Last week's question: Our culture is more sexualized than ever, but new research has found that Americans are having sex significantly less often than they did in the 1990s — perhaps because we're so distracted by our digital devices. What would be a suitable sociological or medical term to describe this phenomenon?

Click here for the results of last week's contest: Insect bread

RESULTS:

THE WINNER: "Appstinence"
Ashley Merdinger, New York City

SECOND PLACE: "E-rectile Dysfunction"
Bob Andenmatten, Housatonic, Mass.

THIRD PLACE: "Not Pinterested"
David Edwards, Tucson, Ariz.

HONORABLE MENTIONS:

"iHaveaheadache"
Robert Lightsey, Alexandria, Va.

"LinkedOut"
Peter Dennis, Norwood, Mass.

"Cellibacy"
Simeon Cohen, New York City

"Wi-Fidelity"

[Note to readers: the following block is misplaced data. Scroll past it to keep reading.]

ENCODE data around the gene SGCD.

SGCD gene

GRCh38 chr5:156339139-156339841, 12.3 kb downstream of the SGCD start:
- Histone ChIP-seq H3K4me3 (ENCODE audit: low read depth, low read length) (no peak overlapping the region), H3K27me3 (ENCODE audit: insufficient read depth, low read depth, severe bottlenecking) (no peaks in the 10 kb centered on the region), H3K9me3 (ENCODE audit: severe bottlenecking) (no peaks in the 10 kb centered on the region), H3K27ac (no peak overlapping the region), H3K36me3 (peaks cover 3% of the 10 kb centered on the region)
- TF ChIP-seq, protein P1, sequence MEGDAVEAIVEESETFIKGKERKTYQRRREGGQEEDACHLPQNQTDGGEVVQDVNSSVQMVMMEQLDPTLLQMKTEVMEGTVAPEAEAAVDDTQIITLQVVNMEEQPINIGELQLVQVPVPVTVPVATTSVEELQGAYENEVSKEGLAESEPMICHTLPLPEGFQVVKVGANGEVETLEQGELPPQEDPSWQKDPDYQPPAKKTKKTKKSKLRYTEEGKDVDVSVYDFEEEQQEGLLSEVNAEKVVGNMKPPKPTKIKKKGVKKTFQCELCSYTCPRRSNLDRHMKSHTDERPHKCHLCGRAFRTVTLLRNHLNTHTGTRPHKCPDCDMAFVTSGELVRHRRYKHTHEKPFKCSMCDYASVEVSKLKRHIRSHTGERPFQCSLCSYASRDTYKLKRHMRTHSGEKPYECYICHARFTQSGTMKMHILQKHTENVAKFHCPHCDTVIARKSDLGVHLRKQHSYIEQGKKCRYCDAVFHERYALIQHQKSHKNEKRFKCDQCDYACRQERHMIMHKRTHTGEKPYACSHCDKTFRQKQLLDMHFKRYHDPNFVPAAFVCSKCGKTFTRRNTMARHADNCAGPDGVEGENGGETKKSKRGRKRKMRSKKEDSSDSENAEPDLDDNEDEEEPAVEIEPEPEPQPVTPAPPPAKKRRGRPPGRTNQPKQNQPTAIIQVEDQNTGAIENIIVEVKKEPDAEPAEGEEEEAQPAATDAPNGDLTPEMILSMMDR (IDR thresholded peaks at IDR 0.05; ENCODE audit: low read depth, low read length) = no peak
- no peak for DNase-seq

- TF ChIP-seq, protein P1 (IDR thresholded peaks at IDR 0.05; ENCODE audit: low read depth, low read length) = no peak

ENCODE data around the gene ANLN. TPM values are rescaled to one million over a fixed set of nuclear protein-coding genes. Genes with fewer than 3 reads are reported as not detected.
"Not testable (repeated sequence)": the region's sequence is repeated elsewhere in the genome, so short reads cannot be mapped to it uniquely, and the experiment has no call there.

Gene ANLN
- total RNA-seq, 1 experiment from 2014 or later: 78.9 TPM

John Verant, Shorewood, Minn.

"SnapChastity"
Aaron Harris, Ridgewood, N.Y.

"The Angry Birds and the Bees"
Elaine Molinar, New York City

"Erectile Distraction"
Stephen Sacks, Ashland, Ore.

"The iPhone 7 Year Itch"
Dave Grossman, Petaluma, Calif.

"Textual Revolution"
Sally Garboden, Pittsburgh

"Laptop Libido"
John McMillion, Prescott, Ariz.

"Cordless Interruptus"
Julia LeVine, Lexington, Ky.

"E-nnui"
Richard Lee, Flourtown, Pa.

"Digitile Dysfunction"
Noel Osborn, San Antonio

"Nokia Not Nooky"
Patty Oberhausen, Fort Wayne, Ind.

"Sexual Appathy"
Riana Doan, Portland, Ore.

"Infomaniac"
Tracie Handberg, Oviedo, Fla.

"Digitally Uncoupled"
Leon Schaller, Burlington, N.C.

"Cyber Celibacy"
Steve Kilgas, Martin, Tenn.

"Husband and Wi-fi Connection Issues"
Sarah Eldridge, Covington, Wash.

"Denial of Service"
Jonathan Sternberg, Eugene, Ore.